Music Labels Sue XM Over its Inno/Helix Recording Capabilities
Text of Music Industry Complaint
The RIAA, in a law suit filed this week in federal court in New York, seeks a $150,000 in damages for every song that may have been copied by XM listeners, claiming that devices such as XM’s new Pioneer Inno and the Samsung Helix violate copyrights. Despite the fact that recording from the radio has always been considered fair use in the U.S., and the fact that music cannot be extracted from XM’s recording devices, the music industry believes that the quality of satellite radio makes it a “free iTunes” of sorts. Michael Petricone, vice president of government affairs at the Consumer Electronics Association, said that the RIAA is trying to block an activity that “has always been considered legal” and expressly recognized by Congress as “protected from lawsuit.” The music industry fails to mention in its complaint that home recording of music is permitted under the Audio Home Recording Act (1992). That legislation allows consumers to digitally record music from CDs and broadcast transmissions for personal use, but prevents making digital copies from copies. “Sirius radio is not named in the suit because it had previously negotiated a deal with the RIAA for devices like the Inno and the Helix.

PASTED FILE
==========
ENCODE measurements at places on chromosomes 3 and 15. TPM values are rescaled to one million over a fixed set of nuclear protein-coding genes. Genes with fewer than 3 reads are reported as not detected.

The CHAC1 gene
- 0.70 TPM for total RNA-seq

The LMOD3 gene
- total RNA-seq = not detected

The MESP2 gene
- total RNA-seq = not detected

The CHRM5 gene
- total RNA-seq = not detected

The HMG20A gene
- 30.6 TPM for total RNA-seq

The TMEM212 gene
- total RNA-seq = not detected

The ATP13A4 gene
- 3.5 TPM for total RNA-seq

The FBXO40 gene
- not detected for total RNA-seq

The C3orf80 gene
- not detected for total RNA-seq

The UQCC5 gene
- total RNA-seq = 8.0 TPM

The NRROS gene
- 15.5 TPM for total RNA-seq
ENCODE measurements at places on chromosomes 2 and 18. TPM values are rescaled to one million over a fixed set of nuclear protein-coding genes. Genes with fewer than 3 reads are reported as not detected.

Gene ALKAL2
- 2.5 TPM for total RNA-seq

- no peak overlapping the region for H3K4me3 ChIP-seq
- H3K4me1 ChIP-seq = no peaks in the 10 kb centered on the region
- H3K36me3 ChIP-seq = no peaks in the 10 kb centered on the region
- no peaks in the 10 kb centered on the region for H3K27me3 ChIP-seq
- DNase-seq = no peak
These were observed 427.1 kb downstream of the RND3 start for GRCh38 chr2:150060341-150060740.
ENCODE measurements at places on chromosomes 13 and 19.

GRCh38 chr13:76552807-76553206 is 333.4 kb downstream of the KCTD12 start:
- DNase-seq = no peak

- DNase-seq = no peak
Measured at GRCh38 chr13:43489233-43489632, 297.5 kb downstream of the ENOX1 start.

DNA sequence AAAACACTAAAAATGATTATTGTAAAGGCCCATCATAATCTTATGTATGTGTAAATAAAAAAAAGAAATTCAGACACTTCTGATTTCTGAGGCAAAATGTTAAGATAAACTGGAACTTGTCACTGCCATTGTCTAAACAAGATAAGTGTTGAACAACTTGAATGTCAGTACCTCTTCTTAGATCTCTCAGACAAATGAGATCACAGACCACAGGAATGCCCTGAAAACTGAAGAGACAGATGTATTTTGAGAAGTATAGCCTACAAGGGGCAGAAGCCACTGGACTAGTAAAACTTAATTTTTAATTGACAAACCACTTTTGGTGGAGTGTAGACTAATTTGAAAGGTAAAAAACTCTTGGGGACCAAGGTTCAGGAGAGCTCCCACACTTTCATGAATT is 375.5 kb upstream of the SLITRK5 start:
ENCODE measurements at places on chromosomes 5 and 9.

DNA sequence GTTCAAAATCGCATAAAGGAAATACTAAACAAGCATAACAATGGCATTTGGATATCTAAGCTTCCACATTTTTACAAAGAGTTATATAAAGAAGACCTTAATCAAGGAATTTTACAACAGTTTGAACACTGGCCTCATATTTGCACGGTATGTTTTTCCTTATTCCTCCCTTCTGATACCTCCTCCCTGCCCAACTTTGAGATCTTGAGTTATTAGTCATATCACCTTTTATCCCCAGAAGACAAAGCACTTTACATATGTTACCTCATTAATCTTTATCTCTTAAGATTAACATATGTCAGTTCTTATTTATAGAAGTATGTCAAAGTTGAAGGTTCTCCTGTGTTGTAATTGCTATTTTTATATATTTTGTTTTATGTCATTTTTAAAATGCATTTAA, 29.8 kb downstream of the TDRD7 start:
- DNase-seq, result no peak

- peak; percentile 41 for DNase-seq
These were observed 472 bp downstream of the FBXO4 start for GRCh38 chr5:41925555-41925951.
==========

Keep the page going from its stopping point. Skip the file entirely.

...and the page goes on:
- Music Labels Sue XM Over its Inno/Helix Recording Capabilities (May 17, 2006)
- Proposed “Perform Act” to Restrict Satellite & Web Streaming Recording (April 26, 2006)
- RIAA Negotiates DRM with XM and Other Digital Radio Operators (January 16, 2006)
- Sirius S50 has been (siriusly) crippled by the RIAA (December 2, 2005)